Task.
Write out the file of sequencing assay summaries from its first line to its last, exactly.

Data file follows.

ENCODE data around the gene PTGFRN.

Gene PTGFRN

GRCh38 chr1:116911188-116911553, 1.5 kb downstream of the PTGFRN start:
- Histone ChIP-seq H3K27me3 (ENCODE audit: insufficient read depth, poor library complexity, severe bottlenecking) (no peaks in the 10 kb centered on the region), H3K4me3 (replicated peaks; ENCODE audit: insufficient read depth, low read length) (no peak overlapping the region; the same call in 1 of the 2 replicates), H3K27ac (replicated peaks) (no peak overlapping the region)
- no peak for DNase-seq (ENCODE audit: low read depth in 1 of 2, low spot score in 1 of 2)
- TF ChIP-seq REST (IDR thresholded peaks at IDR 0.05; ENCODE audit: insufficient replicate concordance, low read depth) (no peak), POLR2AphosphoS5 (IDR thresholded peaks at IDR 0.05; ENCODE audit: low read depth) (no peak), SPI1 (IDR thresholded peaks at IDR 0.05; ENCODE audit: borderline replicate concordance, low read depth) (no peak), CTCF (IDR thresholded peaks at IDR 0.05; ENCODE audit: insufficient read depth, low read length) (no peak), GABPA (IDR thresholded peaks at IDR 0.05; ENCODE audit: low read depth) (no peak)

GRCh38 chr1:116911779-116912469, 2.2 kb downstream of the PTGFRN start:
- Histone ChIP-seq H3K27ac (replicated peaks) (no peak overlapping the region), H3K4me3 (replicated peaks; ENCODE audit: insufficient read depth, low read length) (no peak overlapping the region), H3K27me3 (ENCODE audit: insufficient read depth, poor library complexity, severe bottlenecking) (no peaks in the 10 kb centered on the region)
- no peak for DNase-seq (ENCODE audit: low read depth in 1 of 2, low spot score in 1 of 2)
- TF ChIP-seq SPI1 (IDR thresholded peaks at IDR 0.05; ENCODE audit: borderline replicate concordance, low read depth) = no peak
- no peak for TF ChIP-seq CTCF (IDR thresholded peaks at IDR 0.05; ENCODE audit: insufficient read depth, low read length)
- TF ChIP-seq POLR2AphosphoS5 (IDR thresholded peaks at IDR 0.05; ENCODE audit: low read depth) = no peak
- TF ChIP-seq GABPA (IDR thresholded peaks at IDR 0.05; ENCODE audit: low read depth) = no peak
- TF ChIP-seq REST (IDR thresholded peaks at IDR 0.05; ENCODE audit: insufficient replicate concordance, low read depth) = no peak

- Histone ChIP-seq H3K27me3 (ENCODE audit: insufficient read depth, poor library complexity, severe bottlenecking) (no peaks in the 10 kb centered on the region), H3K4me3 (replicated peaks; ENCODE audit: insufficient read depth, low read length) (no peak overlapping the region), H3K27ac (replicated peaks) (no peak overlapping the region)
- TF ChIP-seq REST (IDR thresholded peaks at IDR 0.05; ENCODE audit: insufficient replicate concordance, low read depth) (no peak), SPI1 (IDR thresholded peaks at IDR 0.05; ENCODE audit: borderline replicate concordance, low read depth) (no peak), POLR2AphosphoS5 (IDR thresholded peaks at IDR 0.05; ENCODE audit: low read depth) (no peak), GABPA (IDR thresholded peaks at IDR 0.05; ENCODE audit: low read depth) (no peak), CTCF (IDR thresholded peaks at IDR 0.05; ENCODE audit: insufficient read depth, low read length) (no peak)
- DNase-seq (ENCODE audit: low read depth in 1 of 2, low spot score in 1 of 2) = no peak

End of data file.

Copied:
ENCODE data around the gene PTGFRN.

Gene PTGFRN

GRCh38 chr1:116911188-116911553, 1.5 kb downstream of the PTGFRN start:
- Histone ChIP-seq H3K27me3 (ENCODE audit: insufficient read depth, poor library complexity, severe bottlenecking) (no peaks in the 10 kb centered on the region), H3K4me3 (replicated peaks; ENCODE audit: insufficient read depth, low read length) (no peak overlapping the region; the same call in 1 of the 2 replicates), H3K27ac (replicated peaks) (no peak overlapping the region)
- no peak for DNase-seq (ENCODE audit: low read depth in 1 of 2, low spot score in 1 of 2)
- TF ChIP-seq REST (IDR thresholded peaks at IDR 0.05; ENCODE audit: insufficient replicate concordance, low read depth) (no peak), POLR2AphosphoS5 (IDR thresholded peaks at IDR 0.05; ENCODE audit: low read depth) (no peak), SPI1 (IDR thresholded peaks at IDR 0.05; ENCODE audit: borderline replicate concordance, low read depth) (no peak), CTCF (IDR thresholded peaks at IDR 0.05; ENCODE audit: insufficient read depth, low read length) (no peak), GABPA (IDR thresholded peaks at IDR 0.05; ENCODE audit: low read depth) (no peak)

GRCh38 chr1:116911779-116912469, 2.2 kb downstream of the PTGFRN start:
- Histone ChIP-seq H3K27ac (replicated peaks) (no peak overlapping the region), H3K4me3 (replicated peaks; ENCODE audit: insufficient read depth, low read length) (no peak overlapping the region), H3K27me3 (ENCODE audit: insufficient read depth, poor library complexity, severe bottlenecking) (no peaks in the 10 kb centered on the region)
- no peak for DNase-seq (ENCODE audit: low read depth in 1 of 2, low spot score in 1 of 2)
- TF ChIP-seq SPI1 (IDR thresholded peaks at IDR 0.05; ENCODE audit: borderline replicate concordance, low read depth) = no peak
- no peak for TF ChIP-seq CTCF (IDR thresholded peaks at IDR 0.05; ENCODE audit: insufficient read depth, low read length)
- TF ChIP-seq POLR2AphosphoS5 (IDR thresholded peaks at IDR 0.05; ENCODE audit: low read depth) = no peak
- TF ChIP-seq GABPA (IDR thresholded peaks at IDR 0.05; ENCODE audit: low read depth) = no peak
- TF ChIP-seq REST (IDR thresholded peaks at IDR 0.05; ENCODE audit: insufficient replicate concordance, low read depth) = no peak

- Histone ChIP-seq H3K27me3 (ENCODE audit: insufficient read depth, poor library complexity, severe bottlenecking) (no peaks in the 10 kb centered on the region), H3K4me3 (replicated peaks; ENCODE audit: insufficient read depth, low read length) (no peak overlapping the region), H3K27ac (replicated peaks) (no peak overlapping the region)
- TF ChIP-seq REST (IDR thresholded peaks at IDR 0.05; ENCODE audit: insufficient replicate concordance, low read depth) (no peak), SPI1 (IDR thresholded peaks at IDR 0.05; ENCODE audit: borderline replicate concordance, low read depth) (no peak), POLR2AphosphoS5 (IDR thresholded peaks at IDR 0.05; ENCODE audit: low read depth) (no peak), GABPA (IDR thresholded peaks at IDR 0.05; ENCODE audit: low read depth) (no peak), CTCF (IDR thresholded peaks at IDR 0.05; ENCODE audit: insufficient read depth, low read length) (no peak)
- DNase-seq (ENCODE audit: low read depth in 1 of 2, low spot score in 1 of 2) = no peak